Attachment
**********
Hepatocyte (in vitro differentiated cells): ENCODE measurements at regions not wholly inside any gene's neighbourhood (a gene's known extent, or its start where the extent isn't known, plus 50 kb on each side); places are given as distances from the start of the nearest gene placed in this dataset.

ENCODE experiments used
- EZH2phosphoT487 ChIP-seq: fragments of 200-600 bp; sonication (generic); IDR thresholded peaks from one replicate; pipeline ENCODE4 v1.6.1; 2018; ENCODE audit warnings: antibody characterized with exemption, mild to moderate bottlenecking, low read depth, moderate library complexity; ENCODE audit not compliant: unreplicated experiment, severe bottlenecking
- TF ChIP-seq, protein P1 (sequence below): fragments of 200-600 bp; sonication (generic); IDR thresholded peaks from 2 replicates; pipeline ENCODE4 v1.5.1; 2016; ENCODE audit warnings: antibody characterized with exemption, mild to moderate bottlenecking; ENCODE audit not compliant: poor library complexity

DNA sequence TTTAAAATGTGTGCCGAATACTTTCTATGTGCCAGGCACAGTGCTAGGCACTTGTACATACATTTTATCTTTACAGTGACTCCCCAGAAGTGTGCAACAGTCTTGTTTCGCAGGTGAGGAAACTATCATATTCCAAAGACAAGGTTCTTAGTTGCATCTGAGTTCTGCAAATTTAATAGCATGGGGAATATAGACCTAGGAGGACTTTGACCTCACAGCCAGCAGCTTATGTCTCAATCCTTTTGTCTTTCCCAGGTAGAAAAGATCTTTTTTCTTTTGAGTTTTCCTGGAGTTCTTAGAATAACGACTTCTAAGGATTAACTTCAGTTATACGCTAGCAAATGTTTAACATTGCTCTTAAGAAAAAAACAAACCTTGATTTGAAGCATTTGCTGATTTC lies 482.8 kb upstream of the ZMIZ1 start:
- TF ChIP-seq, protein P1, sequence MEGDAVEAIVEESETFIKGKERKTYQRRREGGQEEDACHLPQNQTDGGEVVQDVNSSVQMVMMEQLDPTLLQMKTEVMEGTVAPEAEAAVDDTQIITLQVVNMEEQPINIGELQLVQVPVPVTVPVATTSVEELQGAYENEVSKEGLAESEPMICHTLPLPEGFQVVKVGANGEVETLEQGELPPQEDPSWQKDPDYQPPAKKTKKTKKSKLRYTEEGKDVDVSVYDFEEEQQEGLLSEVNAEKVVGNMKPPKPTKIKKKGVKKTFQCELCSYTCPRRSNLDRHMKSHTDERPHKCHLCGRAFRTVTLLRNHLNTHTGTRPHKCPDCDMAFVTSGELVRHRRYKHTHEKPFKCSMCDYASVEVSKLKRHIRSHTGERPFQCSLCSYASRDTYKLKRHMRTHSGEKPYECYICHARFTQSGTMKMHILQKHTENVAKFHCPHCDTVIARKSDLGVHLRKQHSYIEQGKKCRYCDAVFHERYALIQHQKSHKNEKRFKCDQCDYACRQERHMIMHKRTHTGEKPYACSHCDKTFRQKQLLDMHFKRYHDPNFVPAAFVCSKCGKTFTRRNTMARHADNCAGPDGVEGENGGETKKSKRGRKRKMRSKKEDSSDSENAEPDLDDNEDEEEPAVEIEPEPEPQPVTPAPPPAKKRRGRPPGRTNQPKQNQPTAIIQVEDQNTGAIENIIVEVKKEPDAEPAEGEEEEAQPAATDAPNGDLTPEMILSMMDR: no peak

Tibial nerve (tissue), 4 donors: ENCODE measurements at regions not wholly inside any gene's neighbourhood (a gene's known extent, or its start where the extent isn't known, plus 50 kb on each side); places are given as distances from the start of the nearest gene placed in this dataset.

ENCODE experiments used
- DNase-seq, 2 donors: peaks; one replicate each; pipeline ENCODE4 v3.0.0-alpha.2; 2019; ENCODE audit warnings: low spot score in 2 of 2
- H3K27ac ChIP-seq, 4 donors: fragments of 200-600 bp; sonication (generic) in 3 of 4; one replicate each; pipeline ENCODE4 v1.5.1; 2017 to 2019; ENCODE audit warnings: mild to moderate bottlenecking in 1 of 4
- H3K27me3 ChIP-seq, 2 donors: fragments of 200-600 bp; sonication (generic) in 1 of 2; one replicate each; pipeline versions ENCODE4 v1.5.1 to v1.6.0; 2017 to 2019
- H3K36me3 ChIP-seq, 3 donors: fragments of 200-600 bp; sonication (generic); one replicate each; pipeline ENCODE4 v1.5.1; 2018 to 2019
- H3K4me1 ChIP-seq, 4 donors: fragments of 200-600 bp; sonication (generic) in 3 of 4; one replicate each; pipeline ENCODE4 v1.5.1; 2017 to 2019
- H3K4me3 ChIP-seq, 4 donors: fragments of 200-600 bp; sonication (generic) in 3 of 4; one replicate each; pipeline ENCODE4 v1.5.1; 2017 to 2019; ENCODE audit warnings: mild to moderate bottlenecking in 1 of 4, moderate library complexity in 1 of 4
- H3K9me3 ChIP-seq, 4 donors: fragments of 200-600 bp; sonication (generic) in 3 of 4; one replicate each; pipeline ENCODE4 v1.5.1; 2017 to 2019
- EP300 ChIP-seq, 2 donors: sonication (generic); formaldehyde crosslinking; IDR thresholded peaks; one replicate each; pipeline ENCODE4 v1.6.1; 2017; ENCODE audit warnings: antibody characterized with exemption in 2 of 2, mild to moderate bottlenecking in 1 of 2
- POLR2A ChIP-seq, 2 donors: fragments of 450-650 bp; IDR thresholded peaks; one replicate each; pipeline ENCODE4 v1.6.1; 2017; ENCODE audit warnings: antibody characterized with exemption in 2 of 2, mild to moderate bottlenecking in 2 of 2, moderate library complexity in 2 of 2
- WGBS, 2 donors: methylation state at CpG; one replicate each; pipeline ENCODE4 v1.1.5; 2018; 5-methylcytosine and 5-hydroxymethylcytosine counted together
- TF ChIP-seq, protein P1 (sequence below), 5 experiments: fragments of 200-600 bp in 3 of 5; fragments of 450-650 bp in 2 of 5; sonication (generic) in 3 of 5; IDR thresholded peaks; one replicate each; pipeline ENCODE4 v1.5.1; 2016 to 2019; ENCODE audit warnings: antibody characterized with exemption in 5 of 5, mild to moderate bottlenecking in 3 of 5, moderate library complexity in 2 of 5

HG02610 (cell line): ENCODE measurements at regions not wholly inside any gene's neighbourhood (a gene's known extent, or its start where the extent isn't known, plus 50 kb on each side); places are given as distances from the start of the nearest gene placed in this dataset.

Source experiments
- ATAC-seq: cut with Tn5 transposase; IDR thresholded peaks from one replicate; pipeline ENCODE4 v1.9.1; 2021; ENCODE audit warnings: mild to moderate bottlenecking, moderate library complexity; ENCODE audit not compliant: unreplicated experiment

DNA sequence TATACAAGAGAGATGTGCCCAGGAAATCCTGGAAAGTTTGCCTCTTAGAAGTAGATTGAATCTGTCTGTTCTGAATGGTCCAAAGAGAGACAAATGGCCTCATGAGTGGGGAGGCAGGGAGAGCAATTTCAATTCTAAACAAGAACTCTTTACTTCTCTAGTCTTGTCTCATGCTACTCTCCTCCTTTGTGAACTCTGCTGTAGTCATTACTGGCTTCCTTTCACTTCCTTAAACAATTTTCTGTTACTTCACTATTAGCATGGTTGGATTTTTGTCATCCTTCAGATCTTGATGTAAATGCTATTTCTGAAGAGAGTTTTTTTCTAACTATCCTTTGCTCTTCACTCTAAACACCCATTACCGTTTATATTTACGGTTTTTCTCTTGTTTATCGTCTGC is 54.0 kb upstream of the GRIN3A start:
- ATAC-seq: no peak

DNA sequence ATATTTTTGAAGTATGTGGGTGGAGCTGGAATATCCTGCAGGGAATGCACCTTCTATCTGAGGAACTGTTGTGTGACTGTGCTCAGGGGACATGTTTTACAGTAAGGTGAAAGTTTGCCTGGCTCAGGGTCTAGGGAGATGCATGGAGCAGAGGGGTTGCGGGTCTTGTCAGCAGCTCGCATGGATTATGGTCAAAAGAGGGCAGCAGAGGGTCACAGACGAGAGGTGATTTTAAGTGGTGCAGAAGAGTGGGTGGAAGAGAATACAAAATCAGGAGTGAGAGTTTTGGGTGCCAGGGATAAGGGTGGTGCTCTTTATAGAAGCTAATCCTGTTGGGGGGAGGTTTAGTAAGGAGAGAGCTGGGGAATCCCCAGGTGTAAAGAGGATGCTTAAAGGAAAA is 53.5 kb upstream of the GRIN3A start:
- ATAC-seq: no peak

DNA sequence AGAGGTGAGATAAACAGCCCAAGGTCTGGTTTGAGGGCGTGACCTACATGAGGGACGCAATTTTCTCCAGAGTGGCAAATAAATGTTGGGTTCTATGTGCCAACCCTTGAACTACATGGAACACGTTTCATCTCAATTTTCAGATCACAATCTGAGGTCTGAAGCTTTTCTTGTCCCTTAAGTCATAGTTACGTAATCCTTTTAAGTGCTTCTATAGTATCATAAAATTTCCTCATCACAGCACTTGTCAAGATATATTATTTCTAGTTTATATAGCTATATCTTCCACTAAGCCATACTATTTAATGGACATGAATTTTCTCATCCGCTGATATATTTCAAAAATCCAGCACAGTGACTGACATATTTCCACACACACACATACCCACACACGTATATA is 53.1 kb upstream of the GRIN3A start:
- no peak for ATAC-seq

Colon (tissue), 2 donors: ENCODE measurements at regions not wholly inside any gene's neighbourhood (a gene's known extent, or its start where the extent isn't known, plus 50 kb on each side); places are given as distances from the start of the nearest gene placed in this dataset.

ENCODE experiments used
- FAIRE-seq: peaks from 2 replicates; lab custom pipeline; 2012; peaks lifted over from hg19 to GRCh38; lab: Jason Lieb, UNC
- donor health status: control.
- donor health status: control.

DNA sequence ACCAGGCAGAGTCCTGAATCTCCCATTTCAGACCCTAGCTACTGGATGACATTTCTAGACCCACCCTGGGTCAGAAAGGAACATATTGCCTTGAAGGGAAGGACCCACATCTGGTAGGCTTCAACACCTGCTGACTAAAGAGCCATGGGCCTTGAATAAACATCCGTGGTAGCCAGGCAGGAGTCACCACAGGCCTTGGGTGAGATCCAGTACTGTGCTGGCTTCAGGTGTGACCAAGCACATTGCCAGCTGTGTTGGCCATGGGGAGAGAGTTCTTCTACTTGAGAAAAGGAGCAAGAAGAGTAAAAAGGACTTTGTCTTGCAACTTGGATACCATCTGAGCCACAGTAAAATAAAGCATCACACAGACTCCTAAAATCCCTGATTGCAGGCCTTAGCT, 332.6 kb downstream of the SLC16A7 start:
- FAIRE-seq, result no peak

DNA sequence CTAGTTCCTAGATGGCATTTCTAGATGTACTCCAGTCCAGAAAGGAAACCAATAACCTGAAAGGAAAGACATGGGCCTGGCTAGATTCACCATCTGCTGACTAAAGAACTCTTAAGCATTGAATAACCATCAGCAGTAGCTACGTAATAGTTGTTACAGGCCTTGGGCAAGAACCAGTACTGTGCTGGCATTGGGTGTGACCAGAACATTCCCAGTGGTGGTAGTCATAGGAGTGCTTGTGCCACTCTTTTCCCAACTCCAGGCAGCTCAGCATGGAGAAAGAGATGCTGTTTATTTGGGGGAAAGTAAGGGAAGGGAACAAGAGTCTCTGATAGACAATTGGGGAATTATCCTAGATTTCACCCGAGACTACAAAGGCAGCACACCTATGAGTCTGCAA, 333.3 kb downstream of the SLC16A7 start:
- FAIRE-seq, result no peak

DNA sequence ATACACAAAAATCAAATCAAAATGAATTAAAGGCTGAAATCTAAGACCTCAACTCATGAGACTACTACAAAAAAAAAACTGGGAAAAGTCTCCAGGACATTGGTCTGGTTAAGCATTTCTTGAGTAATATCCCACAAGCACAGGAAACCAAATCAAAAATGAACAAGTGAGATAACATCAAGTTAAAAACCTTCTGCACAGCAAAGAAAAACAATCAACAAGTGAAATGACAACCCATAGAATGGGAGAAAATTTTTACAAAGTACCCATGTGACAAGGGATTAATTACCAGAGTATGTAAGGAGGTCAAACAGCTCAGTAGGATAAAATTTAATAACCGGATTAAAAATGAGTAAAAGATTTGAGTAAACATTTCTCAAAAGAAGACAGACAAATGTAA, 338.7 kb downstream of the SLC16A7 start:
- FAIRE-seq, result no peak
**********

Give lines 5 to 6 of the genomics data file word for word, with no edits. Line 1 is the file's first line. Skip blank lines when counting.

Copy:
DNA sequence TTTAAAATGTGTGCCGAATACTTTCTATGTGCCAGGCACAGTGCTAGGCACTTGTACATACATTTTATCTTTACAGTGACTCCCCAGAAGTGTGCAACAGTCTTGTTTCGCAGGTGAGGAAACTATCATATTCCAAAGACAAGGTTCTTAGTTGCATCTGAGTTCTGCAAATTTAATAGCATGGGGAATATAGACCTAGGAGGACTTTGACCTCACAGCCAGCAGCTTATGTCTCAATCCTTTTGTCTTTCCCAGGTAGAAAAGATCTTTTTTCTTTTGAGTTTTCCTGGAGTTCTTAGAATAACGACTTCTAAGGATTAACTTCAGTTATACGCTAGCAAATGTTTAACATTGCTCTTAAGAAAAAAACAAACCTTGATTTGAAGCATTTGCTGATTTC lies 482.8 kb upstream of the ZMIZ1 start:
- TF ChIP-seq, protein P1, sequence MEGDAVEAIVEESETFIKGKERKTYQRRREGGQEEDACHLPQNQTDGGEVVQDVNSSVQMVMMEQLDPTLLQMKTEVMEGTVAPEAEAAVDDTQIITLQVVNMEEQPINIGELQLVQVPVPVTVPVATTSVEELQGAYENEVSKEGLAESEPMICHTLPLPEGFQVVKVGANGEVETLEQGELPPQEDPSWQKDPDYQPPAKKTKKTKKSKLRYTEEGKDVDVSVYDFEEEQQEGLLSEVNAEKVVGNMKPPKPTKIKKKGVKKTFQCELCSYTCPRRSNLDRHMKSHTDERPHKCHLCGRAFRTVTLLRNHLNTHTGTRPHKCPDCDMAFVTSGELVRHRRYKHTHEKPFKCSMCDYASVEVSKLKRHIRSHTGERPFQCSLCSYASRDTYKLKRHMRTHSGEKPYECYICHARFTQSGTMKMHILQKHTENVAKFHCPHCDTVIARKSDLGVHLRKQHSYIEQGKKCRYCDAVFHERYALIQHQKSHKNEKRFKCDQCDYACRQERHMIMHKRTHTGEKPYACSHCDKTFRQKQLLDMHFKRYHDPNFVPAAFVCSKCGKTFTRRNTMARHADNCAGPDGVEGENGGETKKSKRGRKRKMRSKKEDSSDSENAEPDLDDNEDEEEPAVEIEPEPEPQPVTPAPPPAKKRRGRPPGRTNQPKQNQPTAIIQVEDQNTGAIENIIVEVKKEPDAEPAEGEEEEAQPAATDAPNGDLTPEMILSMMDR: no peak